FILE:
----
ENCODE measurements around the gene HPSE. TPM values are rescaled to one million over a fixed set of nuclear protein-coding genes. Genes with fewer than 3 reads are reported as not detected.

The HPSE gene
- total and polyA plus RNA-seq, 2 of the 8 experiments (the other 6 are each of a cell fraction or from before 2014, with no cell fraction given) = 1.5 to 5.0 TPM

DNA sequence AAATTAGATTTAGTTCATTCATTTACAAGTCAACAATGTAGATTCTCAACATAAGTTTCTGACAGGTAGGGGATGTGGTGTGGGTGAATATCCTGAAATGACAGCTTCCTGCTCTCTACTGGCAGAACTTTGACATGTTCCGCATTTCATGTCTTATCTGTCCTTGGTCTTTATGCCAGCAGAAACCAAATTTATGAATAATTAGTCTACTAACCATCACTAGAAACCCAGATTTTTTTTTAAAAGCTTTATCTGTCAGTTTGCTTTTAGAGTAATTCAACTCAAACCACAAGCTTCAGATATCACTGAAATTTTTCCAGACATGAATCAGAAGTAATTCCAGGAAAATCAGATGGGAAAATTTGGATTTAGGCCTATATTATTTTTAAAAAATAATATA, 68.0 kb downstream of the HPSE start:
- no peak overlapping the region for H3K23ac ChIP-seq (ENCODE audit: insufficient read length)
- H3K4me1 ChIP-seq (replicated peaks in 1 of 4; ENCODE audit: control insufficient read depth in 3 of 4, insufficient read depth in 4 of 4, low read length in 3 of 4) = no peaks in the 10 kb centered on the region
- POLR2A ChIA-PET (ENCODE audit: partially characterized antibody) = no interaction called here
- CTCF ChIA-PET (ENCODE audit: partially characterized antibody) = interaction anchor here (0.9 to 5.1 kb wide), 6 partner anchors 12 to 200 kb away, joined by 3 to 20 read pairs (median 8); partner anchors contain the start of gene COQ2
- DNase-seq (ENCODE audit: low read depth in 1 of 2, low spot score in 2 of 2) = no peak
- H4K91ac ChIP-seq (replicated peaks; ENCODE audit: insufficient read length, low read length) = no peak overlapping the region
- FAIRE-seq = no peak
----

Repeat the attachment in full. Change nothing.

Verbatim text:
ENCODE measurements around the gene HPSE. TPM values are rescaled to one million over a fixed set of nuclear protein-coding genes. Genes with fewer than 3 reads are reported as not detected.

The HPSE gene
- total and polyA plus RNA-seq, 2 of the 8 experiments (the other 6 are each of a cell fraction or from before 2014, with no cell fraction given) = 1.5 to 5.0 TPM

DNA sequence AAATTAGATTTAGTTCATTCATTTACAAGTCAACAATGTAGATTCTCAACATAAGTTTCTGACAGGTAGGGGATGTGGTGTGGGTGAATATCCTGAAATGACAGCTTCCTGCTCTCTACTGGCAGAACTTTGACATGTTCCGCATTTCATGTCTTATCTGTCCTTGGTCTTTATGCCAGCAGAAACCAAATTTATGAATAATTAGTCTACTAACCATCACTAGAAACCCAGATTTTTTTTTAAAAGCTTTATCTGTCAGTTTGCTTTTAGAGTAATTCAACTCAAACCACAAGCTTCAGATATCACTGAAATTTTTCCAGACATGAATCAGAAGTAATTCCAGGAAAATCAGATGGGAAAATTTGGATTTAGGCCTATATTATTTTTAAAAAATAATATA, 68.0 kb downstream of the HPSE start:
- no peak overlapping the region for H3K23ac ChIP-seq (ENCODE audit: insufficient read length)
- H3K4me1 ChIP-seq (replicated peaks in 1 of 4; ENCODE audit: control insufficient read depth in 3 of 4, insufficient read depth in 4 of 4, low read length in 3 of 4) = no peaks in the 10 kb centered on the region
- POLR2A ChIA-PET (ENCODE audit: partially characterized antibody) = no interaction called here
- CTCF ChIA-PET (ENCODE audit: partially characterized antibody) = interaction anchor here (0.9 to 5.1 kb wide), 6 partner anchors 12 to 200 kb away, joined by 3 to 20 read pairs (median 8); partner anchors contain the start of gene COQ2
- DNase-seq (ENCODE audit: low read depth in 1 of 2, low spot score in 2 of 2) = no peak
- H4K91ac ChIP-seq (replicated peaks; ENCODE audit: insufficient read length, low read length) = no peak overlapping the region
- FAIRE-seq = no peak